At present the United States of America is in agreement with Moderna Inc, a drug making company, to acquire 100 million doses of its potential coronavirus vaccine for about the cost of $1.5 billion, the company and White House said within the week.
In recent weeks, the United States has entered into deals to acquire hundreds of millions of doses of potential COVID-19 vaccines from several companies as part of its Operation Warp Speed program, which aims to deliver a vaccine in the country by the end of the year.
The expected Moderna’s price per dose is around $30.50 per person for a two dose regimen.
All the COVID-19 vaccines deals price between $20 to $42 for a two dose course of treatment, with the exception of its deal with AstraZeneca, which offered a lower price per drug in exchange for upfront research and development costs.
As at now, the Moderna’s vaccine candidate, mRNA-1273, is one of the few that have already advanced to the final stage of testing and is on track to be completed in September, the company said this month.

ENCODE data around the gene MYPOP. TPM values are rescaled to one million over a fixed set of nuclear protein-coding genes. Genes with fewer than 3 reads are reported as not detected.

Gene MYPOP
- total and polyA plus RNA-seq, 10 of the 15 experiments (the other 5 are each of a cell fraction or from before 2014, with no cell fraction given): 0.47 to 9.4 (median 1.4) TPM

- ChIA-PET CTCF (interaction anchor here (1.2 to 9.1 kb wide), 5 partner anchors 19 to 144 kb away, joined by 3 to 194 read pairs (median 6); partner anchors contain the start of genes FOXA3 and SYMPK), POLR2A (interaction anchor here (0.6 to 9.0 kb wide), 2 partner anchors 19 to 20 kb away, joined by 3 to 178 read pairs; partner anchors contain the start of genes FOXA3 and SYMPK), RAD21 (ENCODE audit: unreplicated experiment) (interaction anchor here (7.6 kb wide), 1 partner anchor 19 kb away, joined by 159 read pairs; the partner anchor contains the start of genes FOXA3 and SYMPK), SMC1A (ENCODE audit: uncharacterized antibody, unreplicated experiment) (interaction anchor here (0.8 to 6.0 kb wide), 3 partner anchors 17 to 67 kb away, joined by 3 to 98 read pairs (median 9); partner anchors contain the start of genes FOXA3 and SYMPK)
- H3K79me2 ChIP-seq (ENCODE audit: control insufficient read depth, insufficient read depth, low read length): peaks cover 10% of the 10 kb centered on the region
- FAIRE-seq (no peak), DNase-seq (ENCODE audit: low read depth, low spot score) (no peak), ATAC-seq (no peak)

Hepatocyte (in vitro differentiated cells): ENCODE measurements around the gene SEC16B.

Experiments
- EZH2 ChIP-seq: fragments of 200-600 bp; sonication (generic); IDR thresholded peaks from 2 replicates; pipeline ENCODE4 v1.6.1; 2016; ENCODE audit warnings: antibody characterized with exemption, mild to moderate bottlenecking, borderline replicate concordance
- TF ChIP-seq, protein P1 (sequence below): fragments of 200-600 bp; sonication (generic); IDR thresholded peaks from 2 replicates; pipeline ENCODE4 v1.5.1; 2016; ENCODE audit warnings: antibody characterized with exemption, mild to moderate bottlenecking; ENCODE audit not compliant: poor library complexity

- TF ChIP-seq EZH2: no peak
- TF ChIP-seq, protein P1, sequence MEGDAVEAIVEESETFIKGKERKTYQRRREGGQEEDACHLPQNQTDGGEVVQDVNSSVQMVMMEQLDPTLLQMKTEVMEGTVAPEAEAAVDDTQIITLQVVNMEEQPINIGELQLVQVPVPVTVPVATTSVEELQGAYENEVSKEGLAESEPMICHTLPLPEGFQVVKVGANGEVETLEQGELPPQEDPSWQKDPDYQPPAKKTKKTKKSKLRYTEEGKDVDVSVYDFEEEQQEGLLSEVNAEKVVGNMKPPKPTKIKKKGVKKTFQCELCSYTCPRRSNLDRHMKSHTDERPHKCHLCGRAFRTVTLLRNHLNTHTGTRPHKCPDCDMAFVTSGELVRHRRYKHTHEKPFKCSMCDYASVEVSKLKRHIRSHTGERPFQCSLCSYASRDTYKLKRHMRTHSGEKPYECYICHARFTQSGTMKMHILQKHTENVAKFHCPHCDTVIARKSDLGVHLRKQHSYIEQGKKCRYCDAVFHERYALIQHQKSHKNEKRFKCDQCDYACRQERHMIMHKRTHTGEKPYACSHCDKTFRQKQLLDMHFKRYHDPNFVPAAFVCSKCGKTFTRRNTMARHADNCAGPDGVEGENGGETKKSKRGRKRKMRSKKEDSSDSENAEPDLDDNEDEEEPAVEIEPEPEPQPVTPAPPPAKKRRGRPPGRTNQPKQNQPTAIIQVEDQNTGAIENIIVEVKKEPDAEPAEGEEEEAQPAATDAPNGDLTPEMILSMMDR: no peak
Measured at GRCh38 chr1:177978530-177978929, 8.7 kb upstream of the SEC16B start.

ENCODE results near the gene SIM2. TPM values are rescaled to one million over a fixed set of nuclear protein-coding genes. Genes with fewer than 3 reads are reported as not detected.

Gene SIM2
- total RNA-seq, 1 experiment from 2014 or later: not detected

If Moderna’s U.S. deal hits certain unspecific timing benchmarks for vaccine delivery, it will pay out in full.
Already the United States has advanced purchase agreements with Johnson & Johnson, AstraZeneca Plc, Pfizer Inc and BioNTech SE, and Sanofi SA and GlaxoSmithKline Plc for their respective vaccine candidates.
The agreements would lock in more than 500 million doses of COVID-19 vaccine for the U.S., assuming that the companies involved receive regulatory approval. Some deals also give the United States an option to purchase additional doses.
Before now, the U.S. had given Moderna around $1 billion to fund its research efforts, bringing total U.S. funding to around $2.5 billion.
Also some other countries like, Japan, the United Kingdom and Canada, have made similar deals with drugmakers.